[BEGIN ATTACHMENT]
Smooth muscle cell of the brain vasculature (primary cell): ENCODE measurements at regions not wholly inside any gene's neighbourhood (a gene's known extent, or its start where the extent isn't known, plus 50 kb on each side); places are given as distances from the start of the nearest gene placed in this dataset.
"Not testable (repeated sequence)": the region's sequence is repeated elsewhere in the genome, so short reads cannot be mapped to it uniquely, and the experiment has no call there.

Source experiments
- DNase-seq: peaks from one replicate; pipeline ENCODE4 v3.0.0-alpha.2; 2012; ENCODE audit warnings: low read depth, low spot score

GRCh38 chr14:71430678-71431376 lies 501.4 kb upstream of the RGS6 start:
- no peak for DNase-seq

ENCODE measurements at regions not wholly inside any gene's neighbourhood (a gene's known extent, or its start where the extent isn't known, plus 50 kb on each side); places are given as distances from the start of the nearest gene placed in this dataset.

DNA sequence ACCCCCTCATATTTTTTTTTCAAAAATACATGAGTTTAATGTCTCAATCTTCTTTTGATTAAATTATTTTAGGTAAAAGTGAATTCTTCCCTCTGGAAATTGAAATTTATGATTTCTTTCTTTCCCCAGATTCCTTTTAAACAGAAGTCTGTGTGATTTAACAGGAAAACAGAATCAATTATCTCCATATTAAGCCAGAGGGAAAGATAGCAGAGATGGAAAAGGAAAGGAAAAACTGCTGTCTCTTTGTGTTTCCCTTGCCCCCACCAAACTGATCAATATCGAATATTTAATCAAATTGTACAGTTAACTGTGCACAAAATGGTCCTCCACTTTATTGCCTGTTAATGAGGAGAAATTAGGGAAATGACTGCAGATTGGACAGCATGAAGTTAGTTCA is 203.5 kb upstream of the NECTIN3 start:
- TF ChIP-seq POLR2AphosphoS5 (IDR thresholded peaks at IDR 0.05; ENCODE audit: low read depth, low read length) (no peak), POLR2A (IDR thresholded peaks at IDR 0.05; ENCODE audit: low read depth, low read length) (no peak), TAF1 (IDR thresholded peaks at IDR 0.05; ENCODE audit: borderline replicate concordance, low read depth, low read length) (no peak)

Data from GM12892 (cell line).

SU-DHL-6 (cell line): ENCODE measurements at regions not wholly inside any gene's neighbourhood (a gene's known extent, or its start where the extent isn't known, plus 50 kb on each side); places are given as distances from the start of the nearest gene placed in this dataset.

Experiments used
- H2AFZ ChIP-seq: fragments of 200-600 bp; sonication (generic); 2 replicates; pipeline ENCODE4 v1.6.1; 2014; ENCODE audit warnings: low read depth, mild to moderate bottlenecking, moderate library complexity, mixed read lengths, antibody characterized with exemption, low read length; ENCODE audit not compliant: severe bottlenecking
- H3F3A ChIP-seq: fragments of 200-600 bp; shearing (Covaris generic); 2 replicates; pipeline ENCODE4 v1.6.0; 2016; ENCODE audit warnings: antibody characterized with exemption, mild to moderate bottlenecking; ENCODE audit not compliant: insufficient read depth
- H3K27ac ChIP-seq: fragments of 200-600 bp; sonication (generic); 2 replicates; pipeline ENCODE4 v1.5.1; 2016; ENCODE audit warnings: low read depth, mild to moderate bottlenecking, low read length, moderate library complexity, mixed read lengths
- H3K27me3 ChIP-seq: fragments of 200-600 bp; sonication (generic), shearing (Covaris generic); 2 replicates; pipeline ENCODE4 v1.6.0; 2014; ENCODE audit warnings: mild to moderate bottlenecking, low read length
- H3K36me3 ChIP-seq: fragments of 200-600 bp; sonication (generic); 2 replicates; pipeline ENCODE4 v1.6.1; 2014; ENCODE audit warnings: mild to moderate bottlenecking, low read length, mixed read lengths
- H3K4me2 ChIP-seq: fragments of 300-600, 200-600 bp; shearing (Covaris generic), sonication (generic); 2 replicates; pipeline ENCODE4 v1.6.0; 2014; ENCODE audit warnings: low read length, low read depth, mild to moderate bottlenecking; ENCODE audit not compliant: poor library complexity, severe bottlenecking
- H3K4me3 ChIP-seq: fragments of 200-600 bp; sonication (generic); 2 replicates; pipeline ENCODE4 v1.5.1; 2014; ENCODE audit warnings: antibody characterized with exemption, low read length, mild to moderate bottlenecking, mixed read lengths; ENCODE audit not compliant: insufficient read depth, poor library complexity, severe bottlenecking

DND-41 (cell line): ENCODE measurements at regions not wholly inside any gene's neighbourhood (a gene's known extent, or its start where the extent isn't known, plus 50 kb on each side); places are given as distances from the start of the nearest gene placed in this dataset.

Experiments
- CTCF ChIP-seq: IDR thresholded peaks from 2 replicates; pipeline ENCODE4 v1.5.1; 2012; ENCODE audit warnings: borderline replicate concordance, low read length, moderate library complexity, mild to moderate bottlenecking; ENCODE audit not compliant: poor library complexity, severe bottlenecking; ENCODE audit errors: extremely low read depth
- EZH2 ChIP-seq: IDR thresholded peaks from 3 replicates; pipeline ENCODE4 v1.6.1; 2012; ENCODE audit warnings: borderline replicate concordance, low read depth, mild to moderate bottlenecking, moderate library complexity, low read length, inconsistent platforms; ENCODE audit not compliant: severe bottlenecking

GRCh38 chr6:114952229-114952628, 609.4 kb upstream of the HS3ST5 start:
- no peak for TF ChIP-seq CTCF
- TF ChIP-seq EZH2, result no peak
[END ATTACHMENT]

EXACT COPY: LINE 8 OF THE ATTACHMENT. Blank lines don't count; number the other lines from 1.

DNA sequence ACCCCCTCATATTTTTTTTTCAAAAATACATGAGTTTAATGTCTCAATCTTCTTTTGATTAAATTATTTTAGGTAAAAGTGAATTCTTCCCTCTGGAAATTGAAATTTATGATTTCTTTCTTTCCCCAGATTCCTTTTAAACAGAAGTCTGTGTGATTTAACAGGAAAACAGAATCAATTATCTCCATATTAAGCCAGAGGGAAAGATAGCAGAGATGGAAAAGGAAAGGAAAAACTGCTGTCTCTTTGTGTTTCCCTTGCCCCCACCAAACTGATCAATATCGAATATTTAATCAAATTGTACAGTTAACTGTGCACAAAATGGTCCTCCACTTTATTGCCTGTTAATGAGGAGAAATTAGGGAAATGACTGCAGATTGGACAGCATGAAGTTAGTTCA is 203.5 kb upstream of the NECTIN3 start: